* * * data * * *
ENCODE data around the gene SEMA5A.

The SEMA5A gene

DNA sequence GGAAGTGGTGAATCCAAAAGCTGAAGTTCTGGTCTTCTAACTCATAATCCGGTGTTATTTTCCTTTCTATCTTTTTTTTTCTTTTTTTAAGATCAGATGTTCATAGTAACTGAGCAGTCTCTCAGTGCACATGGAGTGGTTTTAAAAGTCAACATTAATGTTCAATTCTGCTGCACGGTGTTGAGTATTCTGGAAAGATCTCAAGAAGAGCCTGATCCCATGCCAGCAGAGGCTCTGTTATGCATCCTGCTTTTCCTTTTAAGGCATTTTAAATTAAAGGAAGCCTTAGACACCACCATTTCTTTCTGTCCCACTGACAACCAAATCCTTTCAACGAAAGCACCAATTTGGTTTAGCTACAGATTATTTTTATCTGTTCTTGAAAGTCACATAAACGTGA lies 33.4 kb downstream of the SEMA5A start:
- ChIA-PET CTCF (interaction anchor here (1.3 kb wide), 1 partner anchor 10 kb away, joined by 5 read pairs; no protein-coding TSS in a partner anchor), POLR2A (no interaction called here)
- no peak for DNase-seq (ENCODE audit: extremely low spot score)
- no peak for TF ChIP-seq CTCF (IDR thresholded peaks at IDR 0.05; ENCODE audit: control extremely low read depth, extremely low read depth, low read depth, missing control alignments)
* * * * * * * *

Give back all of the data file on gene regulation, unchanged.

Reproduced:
ENCODE data around the gene SEMA5A.

The SEMA5A gene

DNA sequence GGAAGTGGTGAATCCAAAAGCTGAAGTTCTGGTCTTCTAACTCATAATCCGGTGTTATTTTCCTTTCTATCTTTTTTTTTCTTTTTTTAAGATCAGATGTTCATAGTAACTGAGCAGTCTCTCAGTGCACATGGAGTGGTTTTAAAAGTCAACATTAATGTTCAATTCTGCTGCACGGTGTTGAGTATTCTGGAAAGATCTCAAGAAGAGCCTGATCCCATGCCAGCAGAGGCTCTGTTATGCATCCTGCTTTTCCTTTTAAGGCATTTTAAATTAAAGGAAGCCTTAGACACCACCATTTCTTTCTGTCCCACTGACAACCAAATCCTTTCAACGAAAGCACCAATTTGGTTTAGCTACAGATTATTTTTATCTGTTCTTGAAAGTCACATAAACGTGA lies 33.4 kb downstream of the SEMA5A start:
- ChIA-PET CTCF (interaction anchor here (1.3 kb wide), 1 partner anchor 10 kb away, joined by 5 read pairs; no protein-coding TSS in a partner anchor), POLR2A (no interaction called here)
- no peak for DNase-seq (ENCODE audit: extremely low spot score)
- no peak for TF ChIP-seq CTCF (IDR thresholded peaks at IDR 0.05; ENCODE audit: control extremely low read depth, extremely low read depth, low read depth, missing control alignments)